Life Lessons for Writers: Don’t go off the beaten path unless you’re armed with a great script and an AK 74U.
Conversation with the Writers:
Neely: Well the first question that jumps to mind is WHERE THE HELL DID THIS COME FROM? Were you sitting around and discussing “Fractured Fairy Tales?”
John: At the time, Erik had this brilliant idea that coincided with a manager telling him that fairy tales were going to be hot. The picture he had in his head was of Little Red Riding Hood with two silver six-shooters in her hands killing werewolves. It was the perfect one sheet. At the same time I had an idea for putting together a series based on conspiracies; also the 2012 Mayan Prophecy was getting hot (the Mayan calendar predicts that the world will end on the winter solstice in 2012). What if you had a cabal of werewolves running the world – that would be the conspiracy element.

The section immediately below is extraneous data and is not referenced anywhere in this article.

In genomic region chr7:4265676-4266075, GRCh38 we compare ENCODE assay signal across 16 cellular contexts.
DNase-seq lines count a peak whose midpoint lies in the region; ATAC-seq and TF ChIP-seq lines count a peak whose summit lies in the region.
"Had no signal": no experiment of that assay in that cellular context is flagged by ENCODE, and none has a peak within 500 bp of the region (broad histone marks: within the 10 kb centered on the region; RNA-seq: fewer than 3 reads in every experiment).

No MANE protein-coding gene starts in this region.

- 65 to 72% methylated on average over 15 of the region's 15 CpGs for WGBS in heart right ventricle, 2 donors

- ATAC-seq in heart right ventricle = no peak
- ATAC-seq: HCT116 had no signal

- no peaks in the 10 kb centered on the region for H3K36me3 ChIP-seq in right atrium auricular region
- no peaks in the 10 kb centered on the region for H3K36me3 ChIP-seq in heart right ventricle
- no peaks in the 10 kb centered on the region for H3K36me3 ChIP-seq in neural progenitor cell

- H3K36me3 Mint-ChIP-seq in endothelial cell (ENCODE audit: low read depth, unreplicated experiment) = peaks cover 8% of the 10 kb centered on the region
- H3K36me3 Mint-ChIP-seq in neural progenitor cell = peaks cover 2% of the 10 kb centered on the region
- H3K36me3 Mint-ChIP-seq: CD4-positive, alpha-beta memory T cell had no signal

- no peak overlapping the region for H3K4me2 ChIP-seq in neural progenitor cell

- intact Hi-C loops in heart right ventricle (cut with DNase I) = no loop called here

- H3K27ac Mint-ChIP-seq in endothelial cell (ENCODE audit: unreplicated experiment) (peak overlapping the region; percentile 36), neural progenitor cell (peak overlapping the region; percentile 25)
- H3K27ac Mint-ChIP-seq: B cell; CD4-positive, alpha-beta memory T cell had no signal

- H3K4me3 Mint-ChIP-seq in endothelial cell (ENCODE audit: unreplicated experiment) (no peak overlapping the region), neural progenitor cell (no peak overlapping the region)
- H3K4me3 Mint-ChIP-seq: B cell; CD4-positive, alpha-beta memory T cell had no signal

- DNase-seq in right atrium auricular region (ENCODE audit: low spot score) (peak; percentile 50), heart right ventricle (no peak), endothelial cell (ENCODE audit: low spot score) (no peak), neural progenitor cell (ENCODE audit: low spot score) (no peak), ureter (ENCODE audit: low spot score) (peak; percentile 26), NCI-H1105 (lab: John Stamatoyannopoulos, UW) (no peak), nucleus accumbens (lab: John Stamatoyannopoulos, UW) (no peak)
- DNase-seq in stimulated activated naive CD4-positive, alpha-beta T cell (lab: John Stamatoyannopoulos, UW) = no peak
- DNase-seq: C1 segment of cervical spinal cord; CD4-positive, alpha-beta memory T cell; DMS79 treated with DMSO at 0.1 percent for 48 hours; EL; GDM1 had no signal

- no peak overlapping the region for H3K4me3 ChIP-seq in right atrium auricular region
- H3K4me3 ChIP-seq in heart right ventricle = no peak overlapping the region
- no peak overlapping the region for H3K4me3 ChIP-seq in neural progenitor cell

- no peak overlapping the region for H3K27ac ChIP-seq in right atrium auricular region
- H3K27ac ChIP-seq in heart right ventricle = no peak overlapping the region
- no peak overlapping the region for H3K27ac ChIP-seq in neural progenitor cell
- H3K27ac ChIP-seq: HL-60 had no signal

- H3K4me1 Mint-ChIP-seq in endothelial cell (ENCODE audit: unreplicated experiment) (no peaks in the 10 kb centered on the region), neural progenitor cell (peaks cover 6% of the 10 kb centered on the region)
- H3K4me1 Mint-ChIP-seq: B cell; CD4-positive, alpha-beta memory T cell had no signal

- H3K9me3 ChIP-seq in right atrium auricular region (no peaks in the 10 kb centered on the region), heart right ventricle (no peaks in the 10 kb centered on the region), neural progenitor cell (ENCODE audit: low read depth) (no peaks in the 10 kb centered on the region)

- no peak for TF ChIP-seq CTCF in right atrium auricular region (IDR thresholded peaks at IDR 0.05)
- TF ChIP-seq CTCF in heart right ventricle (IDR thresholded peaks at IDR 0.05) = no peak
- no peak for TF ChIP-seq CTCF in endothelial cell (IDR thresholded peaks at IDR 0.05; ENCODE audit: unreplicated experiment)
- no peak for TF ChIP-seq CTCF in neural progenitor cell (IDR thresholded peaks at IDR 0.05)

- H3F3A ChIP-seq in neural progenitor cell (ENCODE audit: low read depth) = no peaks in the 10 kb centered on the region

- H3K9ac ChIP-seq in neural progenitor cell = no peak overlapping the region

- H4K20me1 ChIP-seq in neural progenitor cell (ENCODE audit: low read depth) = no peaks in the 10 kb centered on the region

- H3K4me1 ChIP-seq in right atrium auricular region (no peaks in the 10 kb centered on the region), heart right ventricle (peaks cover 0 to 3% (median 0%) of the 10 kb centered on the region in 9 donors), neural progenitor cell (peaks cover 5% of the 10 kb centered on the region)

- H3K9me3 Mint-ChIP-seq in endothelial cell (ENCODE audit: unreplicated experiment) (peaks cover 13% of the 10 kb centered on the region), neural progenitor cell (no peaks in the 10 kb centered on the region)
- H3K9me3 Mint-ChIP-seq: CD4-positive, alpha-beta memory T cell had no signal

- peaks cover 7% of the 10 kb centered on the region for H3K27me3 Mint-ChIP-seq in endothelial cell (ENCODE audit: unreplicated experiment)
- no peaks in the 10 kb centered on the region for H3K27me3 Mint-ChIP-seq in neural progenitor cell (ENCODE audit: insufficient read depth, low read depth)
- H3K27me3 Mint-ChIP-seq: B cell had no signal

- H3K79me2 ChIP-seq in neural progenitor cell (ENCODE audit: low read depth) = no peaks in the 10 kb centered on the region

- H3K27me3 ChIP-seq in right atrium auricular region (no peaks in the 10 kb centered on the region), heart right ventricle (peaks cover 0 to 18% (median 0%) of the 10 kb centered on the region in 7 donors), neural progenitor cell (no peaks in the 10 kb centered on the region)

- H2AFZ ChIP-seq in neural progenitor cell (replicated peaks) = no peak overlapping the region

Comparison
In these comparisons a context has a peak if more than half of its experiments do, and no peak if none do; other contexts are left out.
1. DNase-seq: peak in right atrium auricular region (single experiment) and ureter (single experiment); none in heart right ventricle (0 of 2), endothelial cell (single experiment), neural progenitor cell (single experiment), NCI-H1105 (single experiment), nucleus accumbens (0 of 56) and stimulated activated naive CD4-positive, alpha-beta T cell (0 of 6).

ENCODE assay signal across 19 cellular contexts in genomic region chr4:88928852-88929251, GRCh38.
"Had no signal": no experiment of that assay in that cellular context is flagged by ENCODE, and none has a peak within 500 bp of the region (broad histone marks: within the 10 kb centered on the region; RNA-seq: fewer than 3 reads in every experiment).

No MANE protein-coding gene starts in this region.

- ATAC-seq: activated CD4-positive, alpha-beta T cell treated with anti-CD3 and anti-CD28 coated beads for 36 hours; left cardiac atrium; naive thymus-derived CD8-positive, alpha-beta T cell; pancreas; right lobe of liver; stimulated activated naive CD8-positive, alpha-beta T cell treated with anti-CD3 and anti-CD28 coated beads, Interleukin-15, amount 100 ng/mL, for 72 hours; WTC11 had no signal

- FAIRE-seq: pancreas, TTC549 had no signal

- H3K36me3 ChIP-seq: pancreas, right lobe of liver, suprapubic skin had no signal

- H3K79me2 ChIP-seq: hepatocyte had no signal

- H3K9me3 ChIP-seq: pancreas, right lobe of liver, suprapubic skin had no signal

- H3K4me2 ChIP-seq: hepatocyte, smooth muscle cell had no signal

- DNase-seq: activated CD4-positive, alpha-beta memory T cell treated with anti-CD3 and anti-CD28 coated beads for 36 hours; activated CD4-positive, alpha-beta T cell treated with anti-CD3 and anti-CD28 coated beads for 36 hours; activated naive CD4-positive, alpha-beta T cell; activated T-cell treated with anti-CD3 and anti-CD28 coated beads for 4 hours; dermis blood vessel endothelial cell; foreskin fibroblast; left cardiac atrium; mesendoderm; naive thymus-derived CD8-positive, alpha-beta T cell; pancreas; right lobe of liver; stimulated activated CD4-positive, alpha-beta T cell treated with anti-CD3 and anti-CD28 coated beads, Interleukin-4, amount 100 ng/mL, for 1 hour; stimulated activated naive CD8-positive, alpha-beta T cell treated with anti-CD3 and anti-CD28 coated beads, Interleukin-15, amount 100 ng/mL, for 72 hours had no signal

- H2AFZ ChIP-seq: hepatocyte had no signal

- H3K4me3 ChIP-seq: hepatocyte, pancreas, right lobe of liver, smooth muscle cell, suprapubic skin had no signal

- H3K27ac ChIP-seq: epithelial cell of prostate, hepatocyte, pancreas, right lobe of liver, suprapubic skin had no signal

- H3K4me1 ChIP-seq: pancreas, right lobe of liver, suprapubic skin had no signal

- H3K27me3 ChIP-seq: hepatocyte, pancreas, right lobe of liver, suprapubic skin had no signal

Erik: I was a big “Buffy” fan but I felt it was a bit hokey. I had done a horror film for Lionsgate entitled “The Mangler Reborn” and thought: what if we did a horror TV show with a strong heroine, and instead of vampires, how about werewolves? It wasn’t consciously thought to be a twisted fairy tale. I mentioned my idea to John and we went from there.
Neely: It wasn’t a well kept secret last season that all the development departments were looking for updated (and presumably skewed or skewered) fairy tales. Until this week, my assumption was that the only successful pitch was by Jason Katims, although I don’t see any sign of it having been approved to script. Then on Monday (2/1/10) SyFy announces a MOW project on fairy tales that will include one entitled “Little Red” about a descendant of Little Red Riding Hood who fights werewolves. That’s uncomfortably close, especially since I assume this script was pitched to them.